Strong bureaucracy and feudal system are another threat to democracy. Their secret coalition is hindering the growth of democracy in a smooth way. Their compromise with each other has resulted in the accumulation of power in fewer hands. Even the universal suffrage could have not been effective. Thus, the circulation of power in a handful of families is making the structure hollow. Today we will hardly see people from the middle class and lower class in politics, because of the sheer force and influence of these politicians, such a class could not get a free hand to participate in politics that is absolutely against Democracy. Noam Chomsky has rightly said about the derailing of democracy that” if you want to restrict democracy, transfer power of decision making from the public arena to unaccountable institutions, kings and princes, priestly castes, military juntas, and feudal Lords.”

The spectre of corruption is growing stronger in absence of true accountability. Accountability which aims at strengthening the roots of democracy is lacking in our country. The national anti-corruption agency, National Accountability Bureau (NAB) which was created in 2002 and endowed with the powers of investigating and prosecuting the cases against the corrupt leaders, has failed to play its role effectively. . Thus, in the absence of accountability everyone, whatever illegal he does, thinks it as his right. It is a sort of deluge which is weakening democracy to its roots and posing a great threat.

Lack of accountability coupled with a crisis of governance is posing a challenge to the smooth running of the system. Pakistan is facing a constant dilemma of poor governance. It has generated mistrust and has undermined the proficient and transparent delivery of public services and the implementation of programs in an efficient manner. Poverty has been growing in the country at an alarming level and in just the last three years of democratic regime, it has reached 40 per cent from 17.13 per cent in 2008. Owing to increasing poverty, people find themselves challenged even to procure basic staples such as flour and pulses. Pakistan’s level of human development is low and its education indicators are the worst in South Asia. Despite having huge natural resources, our country has entered into a stagflation, which is the worst-ever scenario. Investment is rapidly flying from Pakistan due to the unfavourable economic environment in the country which is not a good omen for democracy.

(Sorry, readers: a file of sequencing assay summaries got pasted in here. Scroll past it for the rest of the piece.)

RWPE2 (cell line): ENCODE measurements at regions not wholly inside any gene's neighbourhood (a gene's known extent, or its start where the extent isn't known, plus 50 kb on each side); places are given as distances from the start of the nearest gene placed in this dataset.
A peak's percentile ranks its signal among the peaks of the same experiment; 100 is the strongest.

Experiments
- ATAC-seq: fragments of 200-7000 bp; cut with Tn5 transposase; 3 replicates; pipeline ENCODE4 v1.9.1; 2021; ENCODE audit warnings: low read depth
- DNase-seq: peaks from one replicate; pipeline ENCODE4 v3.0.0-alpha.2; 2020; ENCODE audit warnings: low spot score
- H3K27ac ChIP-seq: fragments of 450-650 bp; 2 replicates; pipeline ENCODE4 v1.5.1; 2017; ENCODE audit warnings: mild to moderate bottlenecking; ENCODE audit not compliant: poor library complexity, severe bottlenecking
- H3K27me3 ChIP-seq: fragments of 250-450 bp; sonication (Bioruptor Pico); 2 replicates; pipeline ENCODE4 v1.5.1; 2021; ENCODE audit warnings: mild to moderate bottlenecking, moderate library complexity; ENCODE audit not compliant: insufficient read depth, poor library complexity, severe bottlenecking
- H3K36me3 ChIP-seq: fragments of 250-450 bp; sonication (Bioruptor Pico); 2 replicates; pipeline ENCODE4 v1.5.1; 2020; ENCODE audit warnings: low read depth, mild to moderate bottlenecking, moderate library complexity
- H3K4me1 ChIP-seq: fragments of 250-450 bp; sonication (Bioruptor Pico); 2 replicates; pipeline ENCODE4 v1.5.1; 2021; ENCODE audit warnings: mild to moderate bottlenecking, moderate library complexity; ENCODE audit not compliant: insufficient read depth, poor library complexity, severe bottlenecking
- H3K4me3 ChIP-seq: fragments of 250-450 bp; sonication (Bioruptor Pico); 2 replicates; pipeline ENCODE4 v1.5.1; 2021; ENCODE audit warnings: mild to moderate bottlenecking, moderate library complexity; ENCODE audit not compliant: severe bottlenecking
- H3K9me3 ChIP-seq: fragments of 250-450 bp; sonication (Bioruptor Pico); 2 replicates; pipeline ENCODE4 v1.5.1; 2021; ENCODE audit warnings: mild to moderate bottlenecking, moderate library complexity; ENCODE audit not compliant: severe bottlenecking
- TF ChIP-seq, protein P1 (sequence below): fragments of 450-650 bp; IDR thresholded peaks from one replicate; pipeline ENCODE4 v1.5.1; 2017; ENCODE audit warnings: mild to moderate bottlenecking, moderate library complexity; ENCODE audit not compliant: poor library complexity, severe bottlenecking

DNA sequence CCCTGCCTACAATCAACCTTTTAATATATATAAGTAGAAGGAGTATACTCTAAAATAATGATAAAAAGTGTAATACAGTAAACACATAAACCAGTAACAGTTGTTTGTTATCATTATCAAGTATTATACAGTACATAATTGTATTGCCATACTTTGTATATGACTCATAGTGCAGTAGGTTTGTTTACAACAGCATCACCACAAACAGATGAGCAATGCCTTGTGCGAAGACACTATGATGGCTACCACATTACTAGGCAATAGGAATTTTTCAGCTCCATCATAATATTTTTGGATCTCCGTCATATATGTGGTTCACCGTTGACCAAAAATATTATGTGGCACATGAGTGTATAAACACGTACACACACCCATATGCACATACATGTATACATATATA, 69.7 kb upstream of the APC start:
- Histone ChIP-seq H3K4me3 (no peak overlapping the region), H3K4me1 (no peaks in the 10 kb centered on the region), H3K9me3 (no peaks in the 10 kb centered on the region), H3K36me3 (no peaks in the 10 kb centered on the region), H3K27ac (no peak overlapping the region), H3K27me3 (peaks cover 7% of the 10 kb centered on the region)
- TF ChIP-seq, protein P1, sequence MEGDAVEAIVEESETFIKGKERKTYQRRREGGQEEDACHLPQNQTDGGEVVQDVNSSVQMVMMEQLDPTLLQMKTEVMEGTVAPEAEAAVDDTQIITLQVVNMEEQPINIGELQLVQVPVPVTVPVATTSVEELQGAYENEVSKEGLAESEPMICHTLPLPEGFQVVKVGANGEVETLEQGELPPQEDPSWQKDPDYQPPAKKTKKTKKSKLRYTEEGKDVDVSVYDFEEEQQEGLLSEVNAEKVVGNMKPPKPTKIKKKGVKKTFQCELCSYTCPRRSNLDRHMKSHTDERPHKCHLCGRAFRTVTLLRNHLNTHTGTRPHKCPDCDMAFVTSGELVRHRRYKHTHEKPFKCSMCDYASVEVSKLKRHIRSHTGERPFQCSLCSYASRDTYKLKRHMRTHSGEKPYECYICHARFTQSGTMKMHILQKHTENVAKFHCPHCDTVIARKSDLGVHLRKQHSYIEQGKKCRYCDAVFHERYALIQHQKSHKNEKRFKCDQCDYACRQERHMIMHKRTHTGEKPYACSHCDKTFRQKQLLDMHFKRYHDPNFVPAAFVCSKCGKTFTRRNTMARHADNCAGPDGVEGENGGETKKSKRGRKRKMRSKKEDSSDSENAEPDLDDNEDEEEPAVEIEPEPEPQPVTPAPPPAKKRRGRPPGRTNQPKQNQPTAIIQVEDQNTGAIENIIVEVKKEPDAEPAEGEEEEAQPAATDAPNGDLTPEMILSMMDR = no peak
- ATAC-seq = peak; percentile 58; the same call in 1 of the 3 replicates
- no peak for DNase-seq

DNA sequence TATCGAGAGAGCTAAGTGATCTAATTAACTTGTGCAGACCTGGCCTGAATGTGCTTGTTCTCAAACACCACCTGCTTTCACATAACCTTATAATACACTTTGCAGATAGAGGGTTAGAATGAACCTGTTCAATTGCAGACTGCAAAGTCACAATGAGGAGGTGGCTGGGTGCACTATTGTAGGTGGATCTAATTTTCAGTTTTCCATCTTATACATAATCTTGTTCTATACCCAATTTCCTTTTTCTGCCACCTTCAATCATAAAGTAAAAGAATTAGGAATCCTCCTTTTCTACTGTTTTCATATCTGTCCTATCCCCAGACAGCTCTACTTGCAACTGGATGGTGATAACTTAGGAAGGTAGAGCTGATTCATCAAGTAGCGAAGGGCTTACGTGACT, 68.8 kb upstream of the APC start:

Finally, Pakistan’s tarnished image across the world as a true democratic polity is not less than a threat in itself. Above all the military and quasi-military rule strangled the democratic rule in the country. The World Bank and other financial institutions have persistently laid sanctions upon Pakistan. These financial penalties and restraints upon trade are the outcome of weedy democratic in the past and frequent military coups.

To conclude, it can be said that democracy doesn’t just spring out of thin air, it is a gradual process taking decades, sometimes centuries. Our leaders must realize the importance of democracy and must respect the power delegated to them through vote. Though democracy is facing multi-dimensional threats yet they can be tackled efficiently if will is there. Our leaders must shun their vested interests and join hands to fight against all the anti-political forces. They must coordinate and utilize public power in the right direction to create awareness. All the institutions must work in conformity with each other to strengthen democracy. All the contentious issues between provinces and centres must be resolved on priority basis. Good governance must be ensured to encourage democracy. Democracy can be bolstered by competent leadership who realizes and understands the real cause of failed democracy in Pakistan. The government should furnish a worthy foreign policy and shall clearly define its level of interaction and cooperation with the world. If we have to survive as a nation, we all should make collective efforts to nurture the feeble plant of democracy into a fruit and shelter giving plant.